By Miguel A. Melendez, Staff Writer
MONROVIA — There were no blaring headlines or expectations.
Nick Bueno’s arrival three years ago was subtle, if not silent.
The sophomore-to-be merely was one of a short list of players competing for the starting job at quarterback at Monrovia High School three years ago.
By fall camp, Bueno was one of two finalists for the job, and three paragraphs was all that was needed to describe his role in the 2008 football preview where there was no mention of his vision or speed.
That offseason was highlighted by a visit to the Peyton Manning Camp in New Orleans, where he received one-on-one tutoring from the Super Bowl champ.
Bueno still was a second option at best in the newly installed Wing-T offense. Monrovia coach Ryan Maddox had a talented running back in Marquise Williams to carry the offensive load, and he did.
There were flashes of brilliance to Bueno’s game. He quietly posted career-like numbers early in the season, but it mattered little, if at all, so long as they also were accompanied by an “L” next to them.
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Bueno completed 10 of 13 passes for 170 yards and three touchdowns in his varsity debut, but Monrovia’s 41-27 loss to Arcadia proved to be a bigger headline.
When the Wildcats won their first game of the season in Week 2, a 14-6 win over Duarte, Bueno passed for only 56 yards. He exploded for 197 yards passing and two touchdowns against Rosemead, stellar numbers that again were overshadowed by Monrovia’s 43-21 loss.
By season’s end, Bueno no longer was flying under the radar. He proved to be the pass-friendly quarterback the Wildcats needed, passing for 1,037 yards and 10 touchdowns and helping them to a Rio Hondo League championship and semifinals run in the the CIF-Southern Section Mid Valley Division playoffs.
It was clear Bueno wouldn’t just be an option but a fixture. As it turned out, the rising quarterback’s coming-out party hadn’t even started.
Bueno re-introduced himself in his junior year. He rushed for 230 yards on 16 carries and two touchdowns in a 27-13 win over Arcadia in last year’s season opener.
The Nick Bueno show officially had begun.
Fans smiled while defensive coordinators shook their heads, to think that Bueno — generously listed as a 5-foot-9 quarterback — was making headlines early and often with an added dimension to his dynamic style.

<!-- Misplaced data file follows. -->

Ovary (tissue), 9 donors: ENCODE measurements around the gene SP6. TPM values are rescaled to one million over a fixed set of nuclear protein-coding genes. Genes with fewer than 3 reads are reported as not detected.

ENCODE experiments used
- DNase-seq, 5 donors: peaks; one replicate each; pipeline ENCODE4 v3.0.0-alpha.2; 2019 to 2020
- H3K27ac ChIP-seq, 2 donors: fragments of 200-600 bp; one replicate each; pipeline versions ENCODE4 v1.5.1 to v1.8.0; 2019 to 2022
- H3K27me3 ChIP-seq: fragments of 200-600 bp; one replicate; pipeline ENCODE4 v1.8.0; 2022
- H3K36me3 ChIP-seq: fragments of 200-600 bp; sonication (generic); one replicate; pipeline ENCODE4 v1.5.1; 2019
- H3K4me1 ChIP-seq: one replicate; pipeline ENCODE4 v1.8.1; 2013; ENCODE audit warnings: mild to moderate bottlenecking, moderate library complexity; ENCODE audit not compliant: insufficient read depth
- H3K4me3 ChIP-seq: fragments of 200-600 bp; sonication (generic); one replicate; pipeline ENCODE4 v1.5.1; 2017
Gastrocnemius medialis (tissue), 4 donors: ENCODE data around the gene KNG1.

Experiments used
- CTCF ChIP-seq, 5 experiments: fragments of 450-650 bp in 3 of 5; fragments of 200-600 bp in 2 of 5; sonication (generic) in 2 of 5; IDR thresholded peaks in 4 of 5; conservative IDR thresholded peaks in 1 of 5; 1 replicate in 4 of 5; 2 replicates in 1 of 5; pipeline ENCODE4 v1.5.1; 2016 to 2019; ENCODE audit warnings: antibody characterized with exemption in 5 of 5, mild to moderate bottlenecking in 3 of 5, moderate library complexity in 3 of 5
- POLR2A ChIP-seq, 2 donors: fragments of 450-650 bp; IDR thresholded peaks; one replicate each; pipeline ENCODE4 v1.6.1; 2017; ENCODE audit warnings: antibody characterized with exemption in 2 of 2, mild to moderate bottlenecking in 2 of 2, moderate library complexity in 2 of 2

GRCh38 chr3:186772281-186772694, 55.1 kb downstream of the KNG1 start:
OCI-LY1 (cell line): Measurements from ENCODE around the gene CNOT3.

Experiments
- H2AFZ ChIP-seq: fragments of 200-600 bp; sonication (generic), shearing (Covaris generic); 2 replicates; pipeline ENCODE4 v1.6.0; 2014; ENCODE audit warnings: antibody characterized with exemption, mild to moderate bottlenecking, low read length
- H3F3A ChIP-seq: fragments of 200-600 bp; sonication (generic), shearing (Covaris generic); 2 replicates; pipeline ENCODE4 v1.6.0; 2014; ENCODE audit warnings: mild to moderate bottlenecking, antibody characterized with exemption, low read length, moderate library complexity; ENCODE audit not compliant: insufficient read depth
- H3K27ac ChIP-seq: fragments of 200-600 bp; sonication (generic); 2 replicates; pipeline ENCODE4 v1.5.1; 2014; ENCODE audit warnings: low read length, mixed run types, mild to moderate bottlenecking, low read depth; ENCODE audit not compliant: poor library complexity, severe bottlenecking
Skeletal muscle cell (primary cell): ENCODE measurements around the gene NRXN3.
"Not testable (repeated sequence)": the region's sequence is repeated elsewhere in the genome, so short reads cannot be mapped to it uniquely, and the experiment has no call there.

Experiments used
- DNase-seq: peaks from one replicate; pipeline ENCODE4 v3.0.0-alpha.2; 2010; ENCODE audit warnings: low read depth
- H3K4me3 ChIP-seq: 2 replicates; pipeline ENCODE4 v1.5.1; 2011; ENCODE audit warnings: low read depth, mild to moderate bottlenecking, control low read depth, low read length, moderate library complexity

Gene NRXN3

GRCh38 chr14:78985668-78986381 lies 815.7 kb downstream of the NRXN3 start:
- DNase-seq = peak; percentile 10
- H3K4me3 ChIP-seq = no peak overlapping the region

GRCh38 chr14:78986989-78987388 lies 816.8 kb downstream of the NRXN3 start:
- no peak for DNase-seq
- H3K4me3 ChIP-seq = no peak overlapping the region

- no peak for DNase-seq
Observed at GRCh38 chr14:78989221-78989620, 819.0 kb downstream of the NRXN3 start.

Bueno wowed crowds with his moves, speed, athleticism and poise.
Maddox changed the Wing-T formation from two years ago and gave it a more hybrid structure, which allowed the Wildcats offense to obliterate opposing defenses. It was no surprise that the offense centered around Bueno’s talent.
“He has confidence in his abilities and does a lot of things people just can’t,” Maddox said. “He can cut, move, throw and make you look pretty silly. He has that ability to see down field and anticipate.”
The pseudo-running back who played quarterback amassed 100 yards rushing five more times in the season, en route to 1,461 yards rushing and 16 touchdowns. Pundits will point to his 978 passing yards and 10 touchdowns, which on the surface appear average at best, but don’t be fooled.
“Honestly he doesn’t get enough credit for his throwing ability,” Maddox said. “I don’t want to say he calls the offense himself, but he puts himself in a position where he can do that. He can get us into or out of bad plays. It’s an incredible weapon to have because you’re not tied down to one play.”
Monrovia for most of last season was the No. 1-seeded team in the Mid-Valley Division and favorite to win the title. It was the Wildcats’ ninth try.
Bueno’s junior season ended with a quiet thud, and again his heroics were overshadowed in Monrovia’s 12-7 loss to San Dimas, a sting that lingers with every passing day.
This offseason, Bueno took the offense for a passing tournament held at UNLV. No coaches knew about it, let alone helped organize it.
“We wanted to go out there to see what it was about and have some fun,” he said. The group advanced to the semifinals, but the underlining message was clear.
“I want to win. That’s it.”
Bueno doesn’t emulate any college or pro player, he said. He wants to be himself, and why not?
His senior season will be filled with high expectations and decisions to make. The star second baseman on the Wildcats’ baseball team has to decide whether he’ll play football or baseball in college.
Cal Poly San Luis Obispo likes him as a slot receiver. Cal State Fullerton likes him on the baseball diamond. Bueno’s love is football, but he can’t help thinking about an opportunity to play at a major college baseball program.
As far as Bueno is concerned, bring it on.
“He’s one of those special athletes that really handles pressure well,” Maddox said. “He has that ‘it’ factor. He’ll be something special this year.”